[49] Special Report: White Pass & Yukon Route 1901 (unpublished); and White Pass & Yukon Route 1901 specialized journals (unpublished) and 1901 property & equipment subledgers (unpublished), Yukon Archives, Whitehorse, Yukon, Canada


David Guay said...

David Guay: Are the sales records available for this firm. I am looking for the disposition of 3 Union Pacific 4-4-0's (#'s 652-4) which were sold to the company in March and June of 1902. I am hoping that they were sold to the Lake Erie & Detroit River Railway/Pere Marquette Railway. Please also reply to my email ( Thanks!!! DG

Randall Hicks said...

David: As far as I know, there are basically no company records available. There were two fires in 1910 which burned up the offices, and presumably any previous records were lost. The best bet for finding information on those particular locomotives would be the various trade journals of the time, such as Railway Age. They often report on the most minor happenings, such as the sale of one or two second-hand engines.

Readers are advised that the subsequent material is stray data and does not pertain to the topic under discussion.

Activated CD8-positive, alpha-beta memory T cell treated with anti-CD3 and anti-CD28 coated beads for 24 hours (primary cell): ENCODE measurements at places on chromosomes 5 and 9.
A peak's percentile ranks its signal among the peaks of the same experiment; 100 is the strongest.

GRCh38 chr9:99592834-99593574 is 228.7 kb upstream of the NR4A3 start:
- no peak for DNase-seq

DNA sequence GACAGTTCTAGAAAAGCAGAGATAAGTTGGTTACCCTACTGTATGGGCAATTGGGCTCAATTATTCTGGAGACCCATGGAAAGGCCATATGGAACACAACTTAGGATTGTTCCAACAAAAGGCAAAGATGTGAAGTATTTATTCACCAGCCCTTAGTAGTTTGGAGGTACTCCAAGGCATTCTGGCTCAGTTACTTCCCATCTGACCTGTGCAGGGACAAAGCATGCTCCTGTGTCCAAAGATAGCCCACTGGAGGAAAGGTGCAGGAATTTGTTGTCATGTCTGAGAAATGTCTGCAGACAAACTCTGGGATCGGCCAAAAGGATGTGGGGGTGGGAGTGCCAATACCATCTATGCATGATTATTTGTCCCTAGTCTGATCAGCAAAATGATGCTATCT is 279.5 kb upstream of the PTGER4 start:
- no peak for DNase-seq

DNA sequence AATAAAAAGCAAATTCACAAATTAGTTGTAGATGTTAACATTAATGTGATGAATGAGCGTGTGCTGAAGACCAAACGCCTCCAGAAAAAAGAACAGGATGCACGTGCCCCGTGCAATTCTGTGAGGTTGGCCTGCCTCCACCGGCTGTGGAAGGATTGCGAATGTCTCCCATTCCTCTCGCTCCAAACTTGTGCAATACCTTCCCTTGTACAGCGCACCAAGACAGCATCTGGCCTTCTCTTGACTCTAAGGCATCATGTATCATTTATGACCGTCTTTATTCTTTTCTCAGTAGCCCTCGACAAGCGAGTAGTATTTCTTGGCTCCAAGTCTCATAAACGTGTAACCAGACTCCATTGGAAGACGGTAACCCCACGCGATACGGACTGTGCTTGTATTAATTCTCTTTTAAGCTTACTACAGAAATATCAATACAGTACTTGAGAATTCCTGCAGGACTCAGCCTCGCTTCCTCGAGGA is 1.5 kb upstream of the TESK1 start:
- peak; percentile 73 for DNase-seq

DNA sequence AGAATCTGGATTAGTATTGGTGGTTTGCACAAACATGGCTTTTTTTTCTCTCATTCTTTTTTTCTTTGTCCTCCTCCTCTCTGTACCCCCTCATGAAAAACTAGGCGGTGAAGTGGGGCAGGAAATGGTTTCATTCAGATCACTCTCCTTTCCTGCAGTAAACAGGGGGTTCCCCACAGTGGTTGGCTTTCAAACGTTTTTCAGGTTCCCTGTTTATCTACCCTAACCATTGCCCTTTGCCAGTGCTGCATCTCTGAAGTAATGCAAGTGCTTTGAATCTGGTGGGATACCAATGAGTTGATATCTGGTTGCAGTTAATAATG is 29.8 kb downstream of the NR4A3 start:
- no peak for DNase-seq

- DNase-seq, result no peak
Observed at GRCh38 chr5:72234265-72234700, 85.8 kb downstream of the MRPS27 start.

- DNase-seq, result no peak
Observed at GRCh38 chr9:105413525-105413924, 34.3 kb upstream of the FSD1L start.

Mark Mathu said...

The end is near for Hicks GBW mail/baggage combine #22. What remains of the car will soon be scrapped.
Mark Mathu
Whitefish Bay, Wis.

Randall Hicks said...

Mark: I'm sorry to hear that, but since it's already happened, there's nothing to be done. When I was there, I was told they were going to start restoring it next, but it must not have been much later that they decided to scrap it. Stonefield Village, of course, is outside of the railway museum circuit, and it's not surprising we wouldn't hear anything about it. A couple of the other privately-owned baggage cars may be in danger of meeting the same fate some day, possibly.

In any case, thanks for posting the information. I'll update the listing.